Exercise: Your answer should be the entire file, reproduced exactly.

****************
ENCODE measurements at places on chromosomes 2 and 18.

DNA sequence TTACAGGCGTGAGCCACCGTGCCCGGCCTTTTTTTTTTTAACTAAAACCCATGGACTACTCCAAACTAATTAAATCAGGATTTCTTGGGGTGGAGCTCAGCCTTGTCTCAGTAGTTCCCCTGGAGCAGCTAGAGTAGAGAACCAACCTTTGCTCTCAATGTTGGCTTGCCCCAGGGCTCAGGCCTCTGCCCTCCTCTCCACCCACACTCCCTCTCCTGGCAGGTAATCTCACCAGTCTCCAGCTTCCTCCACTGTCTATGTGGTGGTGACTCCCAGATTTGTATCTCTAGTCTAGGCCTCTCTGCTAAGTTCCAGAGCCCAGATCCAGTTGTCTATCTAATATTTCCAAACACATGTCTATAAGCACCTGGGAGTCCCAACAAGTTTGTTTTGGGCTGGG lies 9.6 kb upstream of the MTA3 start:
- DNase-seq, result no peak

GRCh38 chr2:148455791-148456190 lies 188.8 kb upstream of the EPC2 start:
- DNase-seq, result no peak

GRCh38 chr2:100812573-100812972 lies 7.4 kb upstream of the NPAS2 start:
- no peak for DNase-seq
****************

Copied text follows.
ENCODE measurements at places on chromosomes 2 and 18.

DNA sequence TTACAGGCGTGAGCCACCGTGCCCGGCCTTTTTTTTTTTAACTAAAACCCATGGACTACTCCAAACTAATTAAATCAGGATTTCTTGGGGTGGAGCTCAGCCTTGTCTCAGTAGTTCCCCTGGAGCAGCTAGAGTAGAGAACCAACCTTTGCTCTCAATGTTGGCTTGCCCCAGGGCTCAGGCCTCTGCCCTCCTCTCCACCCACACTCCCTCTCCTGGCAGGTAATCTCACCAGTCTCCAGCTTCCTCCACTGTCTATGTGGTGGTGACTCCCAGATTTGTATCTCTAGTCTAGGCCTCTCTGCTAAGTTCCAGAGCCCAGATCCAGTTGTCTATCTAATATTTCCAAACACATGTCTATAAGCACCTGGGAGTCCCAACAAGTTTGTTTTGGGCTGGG lies 9.6 kb upstream of the MTA3 start:
- DNase-seq, result no peak

GRCh38 chr2:148455791-148456190 lies 188.8 kb upstream of the EPC2 start:
- DNase-seq, result no peak

GRCh38 chr2:100812573-100812972 lies 7.4 kb upstream of the NPAS2 start:
- no peak for DNase-seq